After many questions arose about Rolling Stone’s article last fall about a brutal rape at a fraternity at the University of Virginia, the magazine hired the Dean of Columbia’s school of Journalism, Steve Coll, to investigate their report and what went wrong. The magazine has now retracted the story and printed Coll’s report here. [read_more]
The author of the magazine’s article about the rape, Sabrina Rubin Erdely, issued this statement,
“The past few months, since my Rolling Stone article “A Rape on Campus” was first called into question, have been among the most painful of my life. Reading the Columbia account of the mistakes and misjudgments in my reporting was a brutal and humbling experience. I want to offer my deepest apologies: to Rolling Stone’s readers, to my Rolling Stone editors and colleagues, to the U.V.A.(sic) community, and to any victims of sexual assault who may feel fearful as a result of my article.
“Over my 20 years of working as an investigative journalist — including at Rolling Stone, a magazine I grew up loving and am honored to work for — I have often dealt with sensitive topics and sources. In writing each of these stories I must weigh my compassion against my journalistic duty to find the truth. However, in the case of Jackie and her account of her traumatic rape, I did not go far enough to verify her story. I allowed my concern for Jackie’s well-being, my fear of re-traumatizing her, and my confidence in her credibility to take the place of more questioning and more facts. These are mistakes I will not make again.
“Reporting on rape has unique challenges, but the journalist still has the responsibility to get it right. I hope that my mistakes in reporting this story do not silence the voices of victims that need to be heard.”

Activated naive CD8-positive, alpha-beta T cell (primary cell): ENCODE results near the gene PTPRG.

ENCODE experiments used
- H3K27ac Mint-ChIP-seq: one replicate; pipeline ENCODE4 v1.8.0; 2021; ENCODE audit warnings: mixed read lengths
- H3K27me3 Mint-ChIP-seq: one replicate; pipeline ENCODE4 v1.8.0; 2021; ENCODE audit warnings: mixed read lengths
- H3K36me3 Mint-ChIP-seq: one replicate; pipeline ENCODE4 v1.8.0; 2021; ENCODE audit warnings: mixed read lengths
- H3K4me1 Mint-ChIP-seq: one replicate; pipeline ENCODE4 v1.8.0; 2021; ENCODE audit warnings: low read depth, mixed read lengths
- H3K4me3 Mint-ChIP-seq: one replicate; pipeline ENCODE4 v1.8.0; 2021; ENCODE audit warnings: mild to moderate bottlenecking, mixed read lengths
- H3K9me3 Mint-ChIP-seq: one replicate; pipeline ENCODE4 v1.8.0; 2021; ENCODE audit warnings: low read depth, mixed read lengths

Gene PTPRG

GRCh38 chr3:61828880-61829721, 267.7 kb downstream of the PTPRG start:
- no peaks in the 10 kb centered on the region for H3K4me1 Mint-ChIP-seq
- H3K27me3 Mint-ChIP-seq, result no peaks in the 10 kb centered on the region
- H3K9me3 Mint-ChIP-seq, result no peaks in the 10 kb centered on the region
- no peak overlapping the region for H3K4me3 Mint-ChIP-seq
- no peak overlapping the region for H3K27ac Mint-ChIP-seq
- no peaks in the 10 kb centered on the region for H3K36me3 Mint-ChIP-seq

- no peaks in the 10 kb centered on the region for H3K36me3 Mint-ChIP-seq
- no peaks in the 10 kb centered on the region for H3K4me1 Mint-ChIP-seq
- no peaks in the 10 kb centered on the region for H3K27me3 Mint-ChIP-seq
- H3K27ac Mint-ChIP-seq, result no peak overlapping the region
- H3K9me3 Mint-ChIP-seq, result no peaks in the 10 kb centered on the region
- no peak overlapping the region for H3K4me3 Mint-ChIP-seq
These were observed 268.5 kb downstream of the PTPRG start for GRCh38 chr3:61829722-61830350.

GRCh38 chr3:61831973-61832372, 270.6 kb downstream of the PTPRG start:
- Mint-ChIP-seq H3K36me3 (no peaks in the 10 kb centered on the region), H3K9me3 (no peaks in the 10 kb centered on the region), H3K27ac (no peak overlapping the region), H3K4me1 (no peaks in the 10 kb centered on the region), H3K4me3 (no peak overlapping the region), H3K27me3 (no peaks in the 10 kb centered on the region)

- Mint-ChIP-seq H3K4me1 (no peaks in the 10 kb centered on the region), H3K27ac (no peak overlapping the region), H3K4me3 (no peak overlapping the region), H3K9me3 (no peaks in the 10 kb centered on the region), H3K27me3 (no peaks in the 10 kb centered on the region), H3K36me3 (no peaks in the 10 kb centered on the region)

The President of UVA owes an apology to fraternities and students for her overreaction to the story. President Teresa A. Sullivan immediately suspended fraternities on the UVA campus when she read the fake story. She was quick to think the worst about UVA fraternities. Now President Sullivan has issued another statement about the phony article,
“Rolling Stone’s story, ‘A Rape on Campus,’ did nothing to combat sexual violence, and it damaged serious efforts to address the issue. Irresponsible journalism unjustly damaged the reputations of many innocent individuals and the University of Virginia. Rolling Stone falsely accused some University of Virginia students of heinous, criminal acts, and falsely depicted others as indifferent to the suffering of their classmate. The story portrayed university staff members as manipulative and callous toward victims of sexual assault. Such false depictions reinforce the reluctance sexual assault victims already feel about reporting their experience, lest they be doubted or ignored.
“The Charlottesville Police Department investigation confirms that far from being callous, our staff members are diligent and devoted in supporting and caring for students. I offer our community’s genuine gratitude for their devotion and perseverance in their service.
“Sexual violence is a serious issue for our society, and it requires the focus and attention of all in our communities. Long before Rolling Stone published its article, the University of Virginia was working to confront sexual violence. And we will continue to implement substantive reforms to improve culture, prevent violence and respond to acts of violence when they occur. Our highest priority is to ensure the safety of our students so they can learn and achieve their personal potential in an environment of trust and security. We will continue to work tirelessly in pursuit of that goal.”
(photo by Ryan Stone, NY Times)